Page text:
By then Scorsese had become a regular at the Academy Awards. In 1989, his “The Last Temptation of Christ” got a nod for direction, but not for the Best Picture. That year, Bary Levinson won for “Rain Man”, also adjudged the Best Picture.
In 2003, when Scorsese’s “Gangs of New York” was nominated in 10 categories, including Best Picture, everybody thought that he would finally walk away with the statuette. But Roman Polanski proved that he still had the mettle to win, and he did for his holocaust drama, “The Pianist”.
This year (2005), Scorsese’s “The Aviator” -- about the recluse playboy millionaire, Howard Hughes” -- could get just one top prize, for the Best Supporting Actress: Cate Blanchette, who doubles up as Katherine Hepburn in the film. In what seemed like poetry, she wished during her acceptance speech that her son would marry Scorsese’s daughter.
Art director Dante Ferretti and editor Thelma Schoonmaker, who won Oscars for “The Aviator”, could not help saying how much they loved “Marty”. But the Academy of Motion Picture Arts and Sciences is yet to love him.
But, well, Scorsese is not a lone master overlooked by the Academy. Satyajit Ray did not get one for direction: he got one for Lifetime Achievement on his deathbed, and the Academy found that it did not even have a decent clip from Ray’s work!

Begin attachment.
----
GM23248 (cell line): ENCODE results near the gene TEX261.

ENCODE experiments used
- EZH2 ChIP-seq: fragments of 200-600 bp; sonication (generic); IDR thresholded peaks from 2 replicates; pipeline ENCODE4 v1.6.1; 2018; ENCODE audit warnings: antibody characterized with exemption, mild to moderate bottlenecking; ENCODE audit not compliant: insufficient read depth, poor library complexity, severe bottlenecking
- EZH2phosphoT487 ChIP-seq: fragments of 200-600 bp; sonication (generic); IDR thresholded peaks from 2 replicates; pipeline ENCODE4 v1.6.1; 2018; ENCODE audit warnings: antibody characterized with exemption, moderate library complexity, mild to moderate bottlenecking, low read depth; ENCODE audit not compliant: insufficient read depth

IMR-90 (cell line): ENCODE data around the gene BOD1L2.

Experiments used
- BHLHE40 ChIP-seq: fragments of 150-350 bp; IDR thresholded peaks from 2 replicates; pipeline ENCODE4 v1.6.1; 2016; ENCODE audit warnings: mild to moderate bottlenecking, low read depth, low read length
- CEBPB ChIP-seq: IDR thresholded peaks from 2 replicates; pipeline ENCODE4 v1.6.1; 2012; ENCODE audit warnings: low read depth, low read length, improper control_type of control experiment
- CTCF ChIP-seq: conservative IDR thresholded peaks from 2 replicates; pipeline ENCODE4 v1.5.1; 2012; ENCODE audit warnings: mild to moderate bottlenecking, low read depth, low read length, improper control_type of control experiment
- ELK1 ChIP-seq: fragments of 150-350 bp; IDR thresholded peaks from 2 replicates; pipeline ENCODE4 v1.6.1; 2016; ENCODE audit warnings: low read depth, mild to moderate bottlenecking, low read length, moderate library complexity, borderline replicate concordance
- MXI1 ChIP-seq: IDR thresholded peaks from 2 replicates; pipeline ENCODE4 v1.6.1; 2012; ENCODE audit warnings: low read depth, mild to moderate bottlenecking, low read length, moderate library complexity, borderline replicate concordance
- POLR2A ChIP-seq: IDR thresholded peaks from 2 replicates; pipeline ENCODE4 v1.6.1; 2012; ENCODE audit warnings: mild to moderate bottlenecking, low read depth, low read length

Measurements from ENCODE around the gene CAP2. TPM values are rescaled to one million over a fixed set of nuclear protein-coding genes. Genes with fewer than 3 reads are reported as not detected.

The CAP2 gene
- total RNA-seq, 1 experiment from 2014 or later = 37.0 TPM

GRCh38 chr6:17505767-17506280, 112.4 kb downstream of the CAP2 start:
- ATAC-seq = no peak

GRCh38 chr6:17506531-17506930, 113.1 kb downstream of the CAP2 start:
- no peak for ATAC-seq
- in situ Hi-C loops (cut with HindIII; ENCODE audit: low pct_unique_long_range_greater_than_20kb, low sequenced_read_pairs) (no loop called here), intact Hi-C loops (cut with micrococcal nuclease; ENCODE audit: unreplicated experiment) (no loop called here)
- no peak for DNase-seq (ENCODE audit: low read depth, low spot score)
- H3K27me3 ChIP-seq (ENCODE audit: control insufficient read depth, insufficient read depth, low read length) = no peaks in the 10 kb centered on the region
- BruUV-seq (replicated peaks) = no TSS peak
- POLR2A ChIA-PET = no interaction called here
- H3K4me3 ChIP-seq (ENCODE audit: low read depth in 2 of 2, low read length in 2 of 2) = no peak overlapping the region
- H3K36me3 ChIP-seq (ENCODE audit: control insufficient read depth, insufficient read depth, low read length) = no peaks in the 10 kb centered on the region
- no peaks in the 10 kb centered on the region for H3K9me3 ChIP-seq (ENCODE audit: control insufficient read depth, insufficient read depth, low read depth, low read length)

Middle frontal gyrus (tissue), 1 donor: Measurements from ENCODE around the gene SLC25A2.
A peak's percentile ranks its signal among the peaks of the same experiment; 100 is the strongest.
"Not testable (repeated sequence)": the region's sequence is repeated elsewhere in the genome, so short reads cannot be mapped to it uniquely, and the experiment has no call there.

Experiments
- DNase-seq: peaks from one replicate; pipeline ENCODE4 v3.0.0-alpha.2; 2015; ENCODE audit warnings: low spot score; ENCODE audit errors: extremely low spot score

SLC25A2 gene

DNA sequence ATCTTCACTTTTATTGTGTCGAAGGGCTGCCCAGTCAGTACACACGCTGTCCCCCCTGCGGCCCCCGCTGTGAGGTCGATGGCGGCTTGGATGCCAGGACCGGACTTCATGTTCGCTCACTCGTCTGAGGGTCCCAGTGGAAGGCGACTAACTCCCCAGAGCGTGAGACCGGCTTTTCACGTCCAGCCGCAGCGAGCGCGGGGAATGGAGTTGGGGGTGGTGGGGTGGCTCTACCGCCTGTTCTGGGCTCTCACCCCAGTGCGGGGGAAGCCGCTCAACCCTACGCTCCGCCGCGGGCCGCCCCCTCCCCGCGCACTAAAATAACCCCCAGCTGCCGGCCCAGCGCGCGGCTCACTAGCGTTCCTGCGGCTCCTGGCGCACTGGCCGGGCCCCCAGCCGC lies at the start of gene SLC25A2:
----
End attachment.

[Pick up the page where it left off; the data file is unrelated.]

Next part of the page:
Again, Alfred Hitchcock was also nominated five times, but never actually won an Oscar for direction. His great pieces of celluloid, such as “Rebecca” and “Psycho” went unnoticed. He had to settle for the Irving G. Thalberg Memorial Award at the 40th edition of the Oscars.
Sidney Lumet, who won the Lifetime Achievement Award on February 28 2005, had, like Scorsese, been nominated five times as director, but never won.
Others to have never got a directing Oscar include Stanley Kubrick, Francois Truffaut, King Vidor, Akira Kurosawa, Ingmar Bergman, Jean Renoir and Federico Fellini.
Maybe Scorsese will now go back to trying, yet again: he is now directing his favourite genre, the mafia thriller, "The Departed," starring Leonardo DiCaprio, Matt Damon, and Jack Nicholson.
(Posted on this website on March 1 2005)
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